Game Wardens, Conservation Officers, Natural Resources Police Officers, whatever they are called in your state, have a tough job. First, they are law enforcement officers and any job in law enforcement is no walk in the park, especially these days. Next, if you think about it officers in this field have the duty to enforce law and regulations dealing with people’s leisure time and doing what they enjoy, hunting, fishing, boating. I feel I can talk about this because I retired after 36 years as a Natural Resources Police Officer.
I have always felt that our hunters and fishermen and wildlife officers should all be on the same team. Law abiding sportsmen (this means men and women) want what is best for wildlife populations and by and large they support the laws aimed at that. So if you would like to cultivate a good relationship with your local officer, what are some of the things to think about?
1. Use the right name. One of the many things most sportsmen don’t understand about wildlife officers is that they are often called by the wrong name. This is a sore spot for many and it may seem a trivial thing, but would you want to be constantly addressed by an incorrect title? In the work a day world people from other walks of life are quick to correct if you use the wrong term for their occupation. Inquire as to the correct name for officers in your states wildlife law enforcement agency and use it. Save the rabbit sheriff and opossum cop jokes for later when you are better acquainted.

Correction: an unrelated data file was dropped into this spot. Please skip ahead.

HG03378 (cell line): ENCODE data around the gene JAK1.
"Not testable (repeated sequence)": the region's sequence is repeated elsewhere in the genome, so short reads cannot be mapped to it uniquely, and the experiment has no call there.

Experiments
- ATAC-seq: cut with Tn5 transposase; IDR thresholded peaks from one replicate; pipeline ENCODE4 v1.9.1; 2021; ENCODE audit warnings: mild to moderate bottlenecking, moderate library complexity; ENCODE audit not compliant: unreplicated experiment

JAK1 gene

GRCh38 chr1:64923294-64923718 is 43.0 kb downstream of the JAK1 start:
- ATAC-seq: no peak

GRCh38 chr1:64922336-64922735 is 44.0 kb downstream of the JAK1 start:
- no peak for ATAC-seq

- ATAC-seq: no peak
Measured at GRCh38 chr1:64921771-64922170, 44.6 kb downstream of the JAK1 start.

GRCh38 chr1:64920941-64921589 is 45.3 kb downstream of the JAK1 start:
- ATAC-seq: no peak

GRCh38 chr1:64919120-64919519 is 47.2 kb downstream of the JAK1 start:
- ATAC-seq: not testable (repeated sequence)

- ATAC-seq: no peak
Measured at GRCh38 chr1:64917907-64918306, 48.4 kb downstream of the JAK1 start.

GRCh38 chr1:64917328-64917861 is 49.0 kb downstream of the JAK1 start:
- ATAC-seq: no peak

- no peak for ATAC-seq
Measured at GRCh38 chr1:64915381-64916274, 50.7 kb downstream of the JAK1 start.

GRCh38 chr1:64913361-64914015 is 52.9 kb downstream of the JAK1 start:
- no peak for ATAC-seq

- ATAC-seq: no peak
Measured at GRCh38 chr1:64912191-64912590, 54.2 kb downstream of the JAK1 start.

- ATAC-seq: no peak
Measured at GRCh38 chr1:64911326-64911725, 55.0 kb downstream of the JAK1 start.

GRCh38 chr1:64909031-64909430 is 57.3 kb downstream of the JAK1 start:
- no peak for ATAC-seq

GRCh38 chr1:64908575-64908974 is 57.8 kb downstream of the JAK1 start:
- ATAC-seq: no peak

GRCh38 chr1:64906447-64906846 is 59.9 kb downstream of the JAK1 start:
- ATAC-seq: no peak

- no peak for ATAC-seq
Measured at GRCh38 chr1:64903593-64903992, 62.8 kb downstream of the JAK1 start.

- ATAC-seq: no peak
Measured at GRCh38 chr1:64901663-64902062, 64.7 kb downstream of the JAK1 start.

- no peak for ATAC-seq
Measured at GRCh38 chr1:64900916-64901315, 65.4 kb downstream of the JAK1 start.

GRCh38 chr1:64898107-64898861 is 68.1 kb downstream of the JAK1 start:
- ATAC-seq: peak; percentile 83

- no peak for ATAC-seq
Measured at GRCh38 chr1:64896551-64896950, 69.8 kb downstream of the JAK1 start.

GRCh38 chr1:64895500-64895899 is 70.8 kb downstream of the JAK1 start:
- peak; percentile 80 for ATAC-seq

2. Be proactive instead of reactive. If you anticipate a problem in a certain area, such as a new hunting lease, most officers would like a call in advance. They may ask to meet with you and look over the area. This is a win for both parties involved, you get to meet the officer, and he gets to see the terrain before responding to a call there. Many hunting camps issue a standing invitation for officers to stop by whenever they are in the area. This is a gesture they will appreciate; they can get a cup of coffee and catch up with the news in your part of the county.
3. Be willing to give information. Conservation Officers are traditionally the most understaffed law enforcement in the country. One officer in a county can’t be everywhere and they depend on conscientious sportsmen for information, they can’t operate effectively without it. If there are blatant violations going on in your area, be the guy that steps up and calls the officer about it. Game hogs are stealing you and everybody else’s deer and turkeys; it’s just a matter of how long you want to put up with it.
4. Support your officers at the state capitol. Most fish and game departments live with budget problems and their law enforcement division’s salaries are rarely up to par with other policemen in the state. When the legislature is in session you can call your representatives and urge them to support a pay bill for the officers in your state’s agency. Believe me; it won’t happen without a lot of public support. (Mostly it doesn’t happen anyway)
5. Meet at Joe’s Diner. All of this really isn’t science related to rockets. Give your county game warden a call and see if he wants to have lunch one day. You will find most are average Joe’s like you with car payments and a mortgage. Most are hunters, so you will have a lot in common. The advantages of personally knowing the warden can be numerous. Can he tell you where all the big bucks in the county reside? No, but he may very well give you a tip on a good spot that you did not know about. You may be surprised that he will learn things from you as well; part of his job is collecting information. Like many things in life, it is all about communication.
Wildlife law enforcement is a tough job, but it can be very rewarding. Especially if the officer knows he has allies in the ranks of his local sportsmen. It’s up to you to make that call.